If You’re Not Meaningfully Unique, You’d Better Be Cheap

These are the words of Doug Hall (www.doughall.com), founder of Eureka! Ranch and P&G brand-building wunderkind. It is also the mantra for the U.S. government’s latest initiative to lead manufacturing in this country into the new century. The goal of the new administration’s plan is to help transition discrete manufacturing companies—small and midsized manufacturers (SMMs)—from the “old” economic model (based on commodity and price) to a “new” economic model based on innovation, technology and “green.”

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In other words, the government wants to help shops become inventors of products, which is believed will better position you to succeed. If you manufacture things, be sure that it is a product that is “meaningfully unique” and differentiates/distances you from your competition. If you don’t physically manufacture a product, then you will own it and enjoy that wealth.

The National Institute of Standards and Technology (NIST) and its Manufacturing Extension Partnership (MEP) network have partnered with Mr. Hall’s Planet Eureka! to create a multi-faceted program to help SMMs transition to these new business models.

  • The NIST/MEP Network: This network of more than 1,600 technical advisors in all 50 states and Puerto Rico have traditionally helped SMMs adopt Lean and create new business tactics and strategies. The idea now is to shift the MEPs (usually housed in and co-sponsored by universities) from Lean to this new initiative of helping SMMs transition toward innovation, invention, marketing and selling into new markets.
  • The National Innovation Marketplace (NIM; www.usainnovation.org): This online marketplace is designed to help SMMs connect with and sell ideas to larger manufacturers. Rather than simply presenting patents to prospective buyers, the NIM looks to translate the ideas of SMMs into simple language that would engage prospects and begin the negotiation process to bring those ideas to market.
  • Planet Eureka!: Doug Hall’s outfit is bringing its vast experience in product innovation/development chops to bear to fuel this initiative. Its program is called MERWYN, and includes a 5-part program to translate ideas and inventions into viable business opportunities and a process that will help to automate that translation. Hall intends to help you sell the idea and the product(s).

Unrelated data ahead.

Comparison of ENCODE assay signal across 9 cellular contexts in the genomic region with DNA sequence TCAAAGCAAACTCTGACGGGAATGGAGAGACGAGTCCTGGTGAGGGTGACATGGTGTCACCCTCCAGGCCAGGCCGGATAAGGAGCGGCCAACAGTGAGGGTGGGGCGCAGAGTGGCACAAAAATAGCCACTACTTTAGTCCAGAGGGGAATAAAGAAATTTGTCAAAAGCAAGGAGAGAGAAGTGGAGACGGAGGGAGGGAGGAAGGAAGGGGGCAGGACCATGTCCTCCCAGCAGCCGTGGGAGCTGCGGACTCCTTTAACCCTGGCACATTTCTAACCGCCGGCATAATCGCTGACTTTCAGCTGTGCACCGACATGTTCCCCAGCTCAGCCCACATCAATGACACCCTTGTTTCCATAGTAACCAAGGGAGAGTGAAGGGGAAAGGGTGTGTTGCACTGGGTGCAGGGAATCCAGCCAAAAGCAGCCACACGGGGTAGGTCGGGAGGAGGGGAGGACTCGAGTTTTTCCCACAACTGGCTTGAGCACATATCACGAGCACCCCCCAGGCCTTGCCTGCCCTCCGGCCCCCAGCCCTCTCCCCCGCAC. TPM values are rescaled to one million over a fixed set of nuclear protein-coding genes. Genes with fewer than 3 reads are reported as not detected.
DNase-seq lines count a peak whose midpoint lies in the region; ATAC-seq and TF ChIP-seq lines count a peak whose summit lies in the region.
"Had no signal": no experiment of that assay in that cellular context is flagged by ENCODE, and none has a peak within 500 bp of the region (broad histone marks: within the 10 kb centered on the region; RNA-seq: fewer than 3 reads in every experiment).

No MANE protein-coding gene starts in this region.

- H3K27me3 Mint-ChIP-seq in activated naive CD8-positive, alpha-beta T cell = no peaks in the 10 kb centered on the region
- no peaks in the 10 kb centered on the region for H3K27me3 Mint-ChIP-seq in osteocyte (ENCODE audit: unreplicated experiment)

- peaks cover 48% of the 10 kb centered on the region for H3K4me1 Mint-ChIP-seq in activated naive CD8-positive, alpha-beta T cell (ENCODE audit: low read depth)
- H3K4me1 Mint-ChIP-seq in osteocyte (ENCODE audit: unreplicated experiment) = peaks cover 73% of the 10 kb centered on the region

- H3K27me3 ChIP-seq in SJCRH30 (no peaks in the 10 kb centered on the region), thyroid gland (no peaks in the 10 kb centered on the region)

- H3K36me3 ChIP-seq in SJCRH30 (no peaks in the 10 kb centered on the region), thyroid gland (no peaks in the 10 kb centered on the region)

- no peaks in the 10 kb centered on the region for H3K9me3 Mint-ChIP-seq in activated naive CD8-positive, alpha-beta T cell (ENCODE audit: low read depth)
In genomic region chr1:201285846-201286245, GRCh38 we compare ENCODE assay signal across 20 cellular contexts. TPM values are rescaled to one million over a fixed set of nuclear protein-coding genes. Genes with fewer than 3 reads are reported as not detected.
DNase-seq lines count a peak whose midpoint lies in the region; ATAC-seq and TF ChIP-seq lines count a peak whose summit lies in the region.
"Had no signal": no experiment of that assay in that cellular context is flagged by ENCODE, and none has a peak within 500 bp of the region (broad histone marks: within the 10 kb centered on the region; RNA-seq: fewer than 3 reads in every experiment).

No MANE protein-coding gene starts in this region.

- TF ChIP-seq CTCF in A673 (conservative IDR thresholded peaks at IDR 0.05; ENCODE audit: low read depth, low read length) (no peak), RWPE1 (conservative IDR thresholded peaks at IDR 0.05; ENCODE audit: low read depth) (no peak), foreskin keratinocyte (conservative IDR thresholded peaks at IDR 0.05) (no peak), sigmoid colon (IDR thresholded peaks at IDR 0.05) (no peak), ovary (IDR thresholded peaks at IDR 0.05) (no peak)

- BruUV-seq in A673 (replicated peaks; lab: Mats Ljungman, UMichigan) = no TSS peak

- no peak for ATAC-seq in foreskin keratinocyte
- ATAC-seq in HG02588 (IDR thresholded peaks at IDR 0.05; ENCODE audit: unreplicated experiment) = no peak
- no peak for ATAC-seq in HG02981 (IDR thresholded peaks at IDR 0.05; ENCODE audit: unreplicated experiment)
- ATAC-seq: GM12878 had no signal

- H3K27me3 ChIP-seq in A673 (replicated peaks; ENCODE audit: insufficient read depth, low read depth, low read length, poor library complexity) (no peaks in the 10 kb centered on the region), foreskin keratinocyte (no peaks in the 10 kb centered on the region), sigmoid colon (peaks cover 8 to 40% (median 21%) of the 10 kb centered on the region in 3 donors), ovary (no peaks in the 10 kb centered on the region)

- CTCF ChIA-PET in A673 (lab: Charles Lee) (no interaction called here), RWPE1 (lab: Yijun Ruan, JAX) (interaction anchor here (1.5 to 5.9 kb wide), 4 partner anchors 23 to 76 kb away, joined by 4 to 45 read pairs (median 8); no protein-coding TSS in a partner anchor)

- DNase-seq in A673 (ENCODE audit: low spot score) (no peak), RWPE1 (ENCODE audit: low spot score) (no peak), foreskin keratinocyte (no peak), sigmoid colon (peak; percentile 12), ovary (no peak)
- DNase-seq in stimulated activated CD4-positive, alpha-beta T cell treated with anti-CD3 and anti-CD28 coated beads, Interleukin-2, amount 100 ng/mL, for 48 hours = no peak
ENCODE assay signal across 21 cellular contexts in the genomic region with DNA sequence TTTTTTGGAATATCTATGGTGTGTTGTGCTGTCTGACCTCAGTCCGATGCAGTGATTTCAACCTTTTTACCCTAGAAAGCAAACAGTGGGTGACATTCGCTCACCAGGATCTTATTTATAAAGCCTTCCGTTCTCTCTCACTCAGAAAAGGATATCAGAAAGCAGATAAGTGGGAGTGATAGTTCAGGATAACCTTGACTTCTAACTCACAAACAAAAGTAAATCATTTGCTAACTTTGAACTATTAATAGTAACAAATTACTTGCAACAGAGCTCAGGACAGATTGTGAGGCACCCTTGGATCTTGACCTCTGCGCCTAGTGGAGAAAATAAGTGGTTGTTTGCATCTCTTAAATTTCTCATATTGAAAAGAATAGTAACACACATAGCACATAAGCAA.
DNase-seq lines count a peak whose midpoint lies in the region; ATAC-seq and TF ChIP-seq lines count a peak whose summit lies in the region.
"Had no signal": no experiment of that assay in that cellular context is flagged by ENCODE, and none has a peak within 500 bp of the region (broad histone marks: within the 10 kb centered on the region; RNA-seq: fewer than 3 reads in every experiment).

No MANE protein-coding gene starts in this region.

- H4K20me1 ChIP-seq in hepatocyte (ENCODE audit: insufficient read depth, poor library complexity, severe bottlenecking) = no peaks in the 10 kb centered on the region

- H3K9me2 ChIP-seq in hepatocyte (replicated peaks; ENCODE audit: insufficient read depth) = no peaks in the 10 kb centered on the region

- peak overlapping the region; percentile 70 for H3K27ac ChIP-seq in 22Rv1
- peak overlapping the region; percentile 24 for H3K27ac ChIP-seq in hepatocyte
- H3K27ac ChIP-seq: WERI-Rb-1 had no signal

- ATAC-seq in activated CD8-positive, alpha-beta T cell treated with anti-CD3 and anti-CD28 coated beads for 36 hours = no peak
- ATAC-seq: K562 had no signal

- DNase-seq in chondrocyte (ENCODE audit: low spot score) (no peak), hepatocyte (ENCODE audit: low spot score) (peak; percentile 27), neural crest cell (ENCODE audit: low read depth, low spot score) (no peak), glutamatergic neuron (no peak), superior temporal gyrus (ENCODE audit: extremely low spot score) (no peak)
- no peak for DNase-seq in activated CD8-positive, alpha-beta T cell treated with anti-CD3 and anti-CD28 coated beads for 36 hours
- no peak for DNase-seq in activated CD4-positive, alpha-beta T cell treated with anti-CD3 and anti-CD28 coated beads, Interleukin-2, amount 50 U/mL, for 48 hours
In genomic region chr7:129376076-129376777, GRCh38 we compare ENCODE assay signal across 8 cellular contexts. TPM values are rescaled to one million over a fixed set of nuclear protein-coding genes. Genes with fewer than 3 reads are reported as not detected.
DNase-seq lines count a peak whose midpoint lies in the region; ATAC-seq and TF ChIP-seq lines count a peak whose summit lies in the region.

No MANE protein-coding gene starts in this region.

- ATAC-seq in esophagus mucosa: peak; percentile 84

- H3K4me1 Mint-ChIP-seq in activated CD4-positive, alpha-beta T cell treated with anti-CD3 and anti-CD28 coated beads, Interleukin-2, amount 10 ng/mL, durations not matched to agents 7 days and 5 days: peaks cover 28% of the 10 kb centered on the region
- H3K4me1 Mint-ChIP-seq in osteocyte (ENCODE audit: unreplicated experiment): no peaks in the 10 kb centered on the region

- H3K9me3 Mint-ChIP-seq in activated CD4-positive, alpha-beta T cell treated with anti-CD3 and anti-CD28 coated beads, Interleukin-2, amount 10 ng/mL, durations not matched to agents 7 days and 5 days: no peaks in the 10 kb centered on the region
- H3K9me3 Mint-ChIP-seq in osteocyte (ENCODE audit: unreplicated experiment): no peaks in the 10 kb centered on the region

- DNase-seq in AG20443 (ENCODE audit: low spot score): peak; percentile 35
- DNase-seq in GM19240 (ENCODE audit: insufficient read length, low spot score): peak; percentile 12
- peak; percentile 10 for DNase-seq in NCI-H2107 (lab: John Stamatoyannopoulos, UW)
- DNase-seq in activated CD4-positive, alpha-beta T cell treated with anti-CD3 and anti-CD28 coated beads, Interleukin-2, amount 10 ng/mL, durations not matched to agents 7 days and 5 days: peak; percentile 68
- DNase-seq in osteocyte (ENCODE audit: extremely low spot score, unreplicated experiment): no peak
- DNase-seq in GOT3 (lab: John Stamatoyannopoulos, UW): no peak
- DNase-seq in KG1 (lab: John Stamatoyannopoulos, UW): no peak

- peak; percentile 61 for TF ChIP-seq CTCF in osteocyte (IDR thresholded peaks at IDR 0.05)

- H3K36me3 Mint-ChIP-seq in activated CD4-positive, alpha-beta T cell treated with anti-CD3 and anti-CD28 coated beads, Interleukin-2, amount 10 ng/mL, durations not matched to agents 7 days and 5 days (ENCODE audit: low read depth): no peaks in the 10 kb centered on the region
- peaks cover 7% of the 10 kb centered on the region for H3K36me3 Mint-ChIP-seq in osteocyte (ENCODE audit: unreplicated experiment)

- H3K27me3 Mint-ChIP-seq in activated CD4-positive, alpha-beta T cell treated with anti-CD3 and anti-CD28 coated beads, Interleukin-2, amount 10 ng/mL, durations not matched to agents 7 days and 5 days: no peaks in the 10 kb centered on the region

In June, Vice President Biden used a visit to an Ohio manufacturer to announce this initiative (watch a video of the speech: http://tinyurl.com/l2glzc). I find it encouraging that this administration is focusing on manufacturing in this country, and developing a strategy that is pro-active. But on the other hand, I have to wonder if this program is sustainable for the long-term—or at least long enough to have strong economic impact.

There are many factors that must be considered beyond the retooling of the MEP network, launching an impressive marketplace and engaging a world-class manufacturing advocate and entrepreneur. What about adoption? Will the SMMs that are targeted for this program understand it? Will they have the stomach to change? Would they be willing to make the investment? Would you be willing to take the risk? I’ve seen first-hand the long road to adoption. We’re still on it. Manufacturing has been slow to adopt the Internet in general, and reluctant to accept change in markets, economies and competition, especially when it appears that the government that is offering this opportunity is seen by some to have caused most of the mess U.S. manufacturing faces in the first place.

No one is more grateful than I am that we are doing something. I also believe in open, free markets and that the globalization of businesses is a path that offers opportunities. We can compete on the global stage, with some help. But the path to U.S. manufacturing strength shouldn’t overlook other opportunities to keep U.S. manufacturing viable while change is being accepted and adopted—like lower taxes, less regulation and less government intervention. Now that would be a unique approach, and it would give many of us time to make the changes proposed by this initiative.

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How Success Happens

All too often lately, I sense a feeling of entitlement in some areas of manufacturing. I know how that sounds—U.S. manufacturers rightly believe that they’ve been bludgeoned over the past 20 years or so by government trade policies, along with a shifting perception in our culture that a career in manufacturing is in some way less-than-noble/lucrative/rewarding. But there are some SMMs that I speak with who say things are hopeless. They tell me that their industry and government have abandoned them, and there’s nothing they can do about it.